After grounding the discussion in the above framework, the unit will dive into the main theme of housing and school segregation and their reciprocal nature. This connection has been at times overlooked, and as previously mentioned, something that in the past I neglected to flesh out in my own teaching. In their paper, “Disrupting the Reciprocal Relationship Between Housing and School Segregation,” Philip Tegeler and Michael Hilton write, “Historically, they have worked together to maintain racial hierarchy and separation and to protect the privileges of the dominant groups in our society, which partly explains why their obvious connections have been submerged.”2 This unit will work to unpack these obfuscations. The goals of this unit will be to:
- Challenge the notion that the law is neutral and unbiased, and understand how racial intent and impact was structured into the Constitution itself.
- Understand the history of housing segregation in the United States and the purposeful role the government played in sponsoring and reproducing it.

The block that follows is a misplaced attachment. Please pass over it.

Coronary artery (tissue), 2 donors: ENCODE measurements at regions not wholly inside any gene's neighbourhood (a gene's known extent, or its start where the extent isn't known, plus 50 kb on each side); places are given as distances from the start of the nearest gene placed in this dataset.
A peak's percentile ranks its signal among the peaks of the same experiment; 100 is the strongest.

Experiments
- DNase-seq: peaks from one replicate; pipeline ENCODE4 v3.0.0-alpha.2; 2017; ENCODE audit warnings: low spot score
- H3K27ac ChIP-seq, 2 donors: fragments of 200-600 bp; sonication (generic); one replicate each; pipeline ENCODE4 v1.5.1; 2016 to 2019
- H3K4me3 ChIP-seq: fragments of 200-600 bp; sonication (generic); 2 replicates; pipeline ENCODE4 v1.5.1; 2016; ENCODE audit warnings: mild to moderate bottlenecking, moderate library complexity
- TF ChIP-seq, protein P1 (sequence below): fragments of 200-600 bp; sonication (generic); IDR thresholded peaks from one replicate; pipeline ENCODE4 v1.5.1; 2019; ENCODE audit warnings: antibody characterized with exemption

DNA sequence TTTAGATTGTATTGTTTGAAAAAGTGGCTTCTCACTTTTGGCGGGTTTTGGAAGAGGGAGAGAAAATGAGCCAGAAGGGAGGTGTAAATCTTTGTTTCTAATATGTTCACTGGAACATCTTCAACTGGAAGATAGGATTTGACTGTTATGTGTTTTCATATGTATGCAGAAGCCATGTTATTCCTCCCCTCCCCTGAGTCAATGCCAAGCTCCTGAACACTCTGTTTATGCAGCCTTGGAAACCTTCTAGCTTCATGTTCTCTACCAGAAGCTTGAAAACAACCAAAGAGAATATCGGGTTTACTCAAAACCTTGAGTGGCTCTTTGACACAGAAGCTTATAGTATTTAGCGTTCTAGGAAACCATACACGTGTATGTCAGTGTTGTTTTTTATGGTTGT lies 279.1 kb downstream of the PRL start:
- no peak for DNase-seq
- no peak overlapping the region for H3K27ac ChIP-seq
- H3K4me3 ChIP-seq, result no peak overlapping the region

- Understand the history of school desegregation and resegregation in the United States and evaluate the Supreme Court’s role in creating said trends.
- Examine the clear link between housing and school segregation.
- Investigate modern day approaches that attempt to tackle and dismantle persistent housing and school segregation in the United States in order to find meaningful solutions.
Unit Essential Question: To what extent is the law used to uphold versus dismantle segregation?
I have broken the unit into three main sections about Race and the Constitution, Housing Segregation and School Segregation accordingly. Each section follows the same format: explanation of related content divided into sub-categories, followed by relevant lesson ideas and pedagogical strategies.